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Trump admin capitulated in Doha peace talks, leaving Taliban stronger: US expert

The Trump administration’s February 2020 Afghan peace deal with the Taliban can be held responsible to a large extent for the messy US exit from Afghanistan, according to former US National Security Adviser (NSA).

In a testimony to the US House Foreign Affairs Committee, former NSA H.R McMaster said the US-Taliban peace deal was a capitulation agreement based on concessions made by Washington.

The former Army general, who serve barely more than a year as Trump’s security aide, placed much of the blame on the former US President for the rapid fall of the US-backed Afghan forces and Taliban takeover of the country.

“We must stop pretending that our surrender to the Taliban in February 2020 and subsequent concessions to that terrorist organization — which strengthened our enemies and weakened our Afghan allies — were not the principal reasons for a lost war and its consequences,” The Washington Times quoted McMaster as saying.

According to McMaster, the concessions made by the Trump administration only helped with US drawdown from Afghanistan but had the effect of actually strengthening the Taliban.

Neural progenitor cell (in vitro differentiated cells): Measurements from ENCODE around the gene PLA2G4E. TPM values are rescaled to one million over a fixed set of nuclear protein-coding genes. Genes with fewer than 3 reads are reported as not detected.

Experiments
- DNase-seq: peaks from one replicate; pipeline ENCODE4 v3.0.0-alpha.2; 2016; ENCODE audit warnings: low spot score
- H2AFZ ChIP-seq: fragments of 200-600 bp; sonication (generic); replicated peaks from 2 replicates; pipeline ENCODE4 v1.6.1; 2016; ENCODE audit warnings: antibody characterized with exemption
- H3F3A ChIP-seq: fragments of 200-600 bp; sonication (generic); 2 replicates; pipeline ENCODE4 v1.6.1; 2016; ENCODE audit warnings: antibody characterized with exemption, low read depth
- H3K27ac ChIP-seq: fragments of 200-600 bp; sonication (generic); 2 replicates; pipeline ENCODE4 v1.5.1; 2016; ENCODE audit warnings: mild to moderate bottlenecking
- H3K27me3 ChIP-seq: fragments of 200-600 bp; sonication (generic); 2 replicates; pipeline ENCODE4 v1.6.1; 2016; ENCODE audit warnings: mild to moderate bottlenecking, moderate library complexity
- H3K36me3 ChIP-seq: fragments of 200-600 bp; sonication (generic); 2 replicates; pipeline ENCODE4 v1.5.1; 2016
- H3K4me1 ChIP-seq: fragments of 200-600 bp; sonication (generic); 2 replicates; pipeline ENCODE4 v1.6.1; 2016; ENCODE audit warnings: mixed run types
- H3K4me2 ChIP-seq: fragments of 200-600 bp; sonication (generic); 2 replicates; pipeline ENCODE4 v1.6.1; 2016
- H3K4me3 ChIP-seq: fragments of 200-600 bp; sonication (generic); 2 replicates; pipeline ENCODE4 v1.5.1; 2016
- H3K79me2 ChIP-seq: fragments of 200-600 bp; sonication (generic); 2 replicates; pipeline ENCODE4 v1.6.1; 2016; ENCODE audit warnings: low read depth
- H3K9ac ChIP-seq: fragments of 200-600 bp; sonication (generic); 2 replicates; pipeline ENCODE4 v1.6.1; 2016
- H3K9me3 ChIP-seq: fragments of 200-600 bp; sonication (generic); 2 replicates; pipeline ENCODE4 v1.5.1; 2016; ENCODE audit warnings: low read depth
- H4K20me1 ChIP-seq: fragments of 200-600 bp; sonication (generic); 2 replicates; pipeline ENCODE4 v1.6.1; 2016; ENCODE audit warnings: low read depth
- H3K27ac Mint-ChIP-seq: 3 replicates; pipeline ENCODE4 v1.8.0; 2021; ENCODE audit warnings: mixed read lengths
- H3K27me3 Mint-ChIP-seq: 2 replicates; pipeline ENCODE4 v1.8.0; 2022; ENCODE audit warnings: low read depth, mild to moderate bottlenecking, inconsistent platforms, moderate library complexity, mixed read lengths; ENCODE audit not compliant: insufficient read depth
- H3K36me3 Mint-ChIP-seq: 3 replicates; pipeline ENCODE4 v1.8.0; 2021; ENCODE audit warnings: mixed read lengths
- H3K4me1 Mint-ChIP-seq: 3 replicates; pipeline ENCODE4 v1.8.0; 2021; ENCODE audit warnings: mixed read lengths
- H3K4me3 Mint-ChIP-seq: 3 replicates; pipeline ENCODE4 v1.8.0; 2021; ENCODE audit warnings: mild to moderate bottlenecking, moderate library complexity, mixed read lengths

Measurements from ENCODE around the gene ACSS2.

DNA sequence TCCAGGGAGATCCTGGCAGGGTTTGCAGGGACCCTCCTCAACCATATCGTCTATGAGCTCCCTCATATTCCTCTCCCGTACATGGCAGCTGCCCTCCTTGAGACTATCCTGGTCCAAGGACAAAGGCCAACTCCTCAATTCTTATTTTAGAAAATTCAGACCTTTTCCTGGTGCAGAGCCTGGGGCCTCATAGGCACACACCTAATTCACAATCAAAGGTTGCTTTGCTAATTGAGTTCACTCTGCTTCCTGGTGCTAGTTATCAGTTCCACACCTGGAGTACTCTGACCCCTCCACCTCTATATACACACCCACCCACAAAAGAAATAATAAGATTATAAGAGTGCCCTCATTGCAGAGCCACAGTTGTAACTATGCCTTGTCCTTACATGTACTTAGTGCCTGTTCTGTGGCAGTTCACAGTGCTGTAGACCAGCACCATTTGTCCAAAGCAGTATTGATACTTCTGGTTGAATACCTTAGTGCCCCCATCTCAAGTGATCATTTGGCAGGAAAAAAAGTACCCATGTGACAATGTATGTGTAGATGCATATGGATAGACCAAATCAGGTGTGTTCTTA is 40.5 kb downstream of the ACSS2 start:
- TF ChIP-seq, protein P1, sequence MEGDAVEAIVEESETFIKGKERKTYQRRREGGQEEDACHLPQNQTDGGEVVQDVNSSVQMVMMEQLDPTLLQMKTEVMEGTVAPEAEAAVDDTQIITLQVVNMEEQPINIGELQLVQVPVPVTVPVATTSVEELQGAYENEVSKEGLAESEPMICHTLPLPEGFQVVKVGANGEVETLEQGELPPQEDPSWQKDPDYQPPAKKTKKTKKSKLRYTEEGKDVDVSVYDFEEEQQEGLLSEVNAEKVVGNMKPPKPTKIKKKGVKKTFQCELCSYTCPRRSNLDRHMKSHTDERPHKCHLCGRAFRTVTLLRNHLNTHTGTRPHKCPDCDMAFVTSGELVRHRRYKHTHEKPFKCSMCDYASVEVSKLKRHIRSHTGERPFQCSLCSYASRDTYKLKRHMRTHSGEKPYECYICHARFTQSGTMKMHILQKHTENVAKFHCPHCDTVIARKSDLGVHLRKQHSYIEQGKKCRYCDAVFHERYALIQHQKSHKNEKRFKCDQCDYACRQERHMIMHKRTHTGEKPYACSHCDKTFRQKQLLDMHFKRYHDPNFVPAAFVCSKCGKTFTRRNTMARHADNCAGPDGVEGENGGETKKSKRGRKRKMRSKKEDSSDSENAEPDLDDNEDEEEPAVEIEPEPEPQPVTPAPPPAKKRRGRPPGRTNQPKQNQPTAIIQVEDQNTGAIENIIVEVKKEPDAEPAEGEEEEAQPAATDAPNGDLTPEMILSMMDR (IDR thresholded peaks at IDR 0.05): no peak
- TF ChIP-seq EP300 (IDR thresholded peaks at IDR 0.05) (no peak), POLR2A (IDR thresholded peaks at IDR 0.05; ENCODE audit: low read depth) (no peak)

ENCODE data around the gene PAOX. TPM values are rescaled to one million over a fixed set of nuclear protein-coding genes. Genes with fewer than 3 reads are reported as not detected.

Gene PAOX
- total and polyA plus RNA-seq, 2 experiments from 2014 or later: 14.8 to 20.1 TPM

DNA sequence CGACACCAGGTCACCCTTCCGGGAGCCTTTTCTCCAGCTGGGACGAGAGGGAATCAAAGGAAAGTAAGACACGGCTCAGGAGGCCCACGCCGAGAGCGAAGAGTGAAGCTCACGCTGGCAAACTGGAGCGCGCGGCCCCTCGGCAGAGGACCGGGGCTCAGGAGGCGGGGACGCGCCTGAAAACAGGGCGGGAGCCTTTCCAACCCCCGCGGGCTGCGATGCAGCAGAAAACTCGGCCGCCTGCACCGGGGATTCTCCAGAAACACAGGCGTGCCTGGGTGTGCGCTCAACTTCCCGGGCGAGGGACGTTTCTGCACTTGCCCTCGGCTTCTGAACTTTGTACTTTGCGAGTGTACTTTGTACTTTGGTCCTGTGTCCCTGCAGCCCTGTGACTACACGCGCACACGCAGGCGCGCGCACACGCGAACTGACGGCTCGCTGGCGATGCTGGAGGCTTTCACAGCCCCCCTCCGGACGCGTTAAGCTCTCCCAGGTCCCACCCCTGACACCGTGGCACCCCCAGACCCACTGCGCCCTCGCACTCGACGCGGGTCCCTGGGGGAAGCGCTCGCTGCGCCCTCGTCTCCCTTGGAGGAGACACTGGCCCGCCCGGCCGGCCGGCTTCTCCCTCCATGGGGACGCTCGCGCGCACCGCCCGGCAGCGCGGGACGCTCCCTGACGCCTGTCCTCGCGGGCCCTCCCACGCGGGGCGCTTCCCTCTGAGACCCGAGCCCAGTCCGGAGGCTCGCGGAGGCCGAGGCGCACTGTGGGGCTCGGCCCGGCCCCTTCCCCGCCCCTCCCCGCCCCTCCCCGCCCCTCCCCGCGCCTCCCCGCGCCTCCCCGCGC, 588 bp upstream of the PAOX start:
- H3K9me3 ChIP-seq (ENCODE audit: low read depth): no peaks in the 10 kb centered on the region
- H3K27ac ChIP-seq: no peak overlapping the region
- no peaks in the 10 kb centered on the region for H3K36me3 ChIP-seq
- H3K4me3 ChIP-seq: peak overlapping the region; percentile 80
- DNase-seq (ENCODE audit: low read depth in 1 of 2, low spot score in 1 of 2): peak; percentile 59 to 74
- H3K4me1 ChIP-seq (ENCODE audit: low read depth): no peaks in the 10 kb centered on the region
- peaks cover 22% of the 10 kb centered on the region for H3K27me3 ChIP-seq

“It was a capitulation agreement based on concessions that not only served our overall purpose which became the priority – withdrawing from Afghanistan – but had the effect of actually strengthening the Taliban and weakening the Afghan government security forces.”This comes as incumbent Joe Biden continues to face criticism over the messy withdrawal from Afghanistan.

McMaster in his testimony said that the Doha deal doubled down on the Obama administration’s embrace of peace negotiations beginning in 2010 – a policy rejected by President Donald Trump in 2017. However, later revived in the final year of his presidency.

Flaws in the agreement included a requirement for the Afghan to release terrorists, ending active pursuit of the Taliban, withdrawing all US aircraft and ending contractor support for Afghan security forces, McMaster added.

This hearing comes after congressional testimony last week in which Joint Chiefs of Staff Chairman General Mark Milley and Central Command Commander General Kenneth McKenzie.

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The Kabul Times.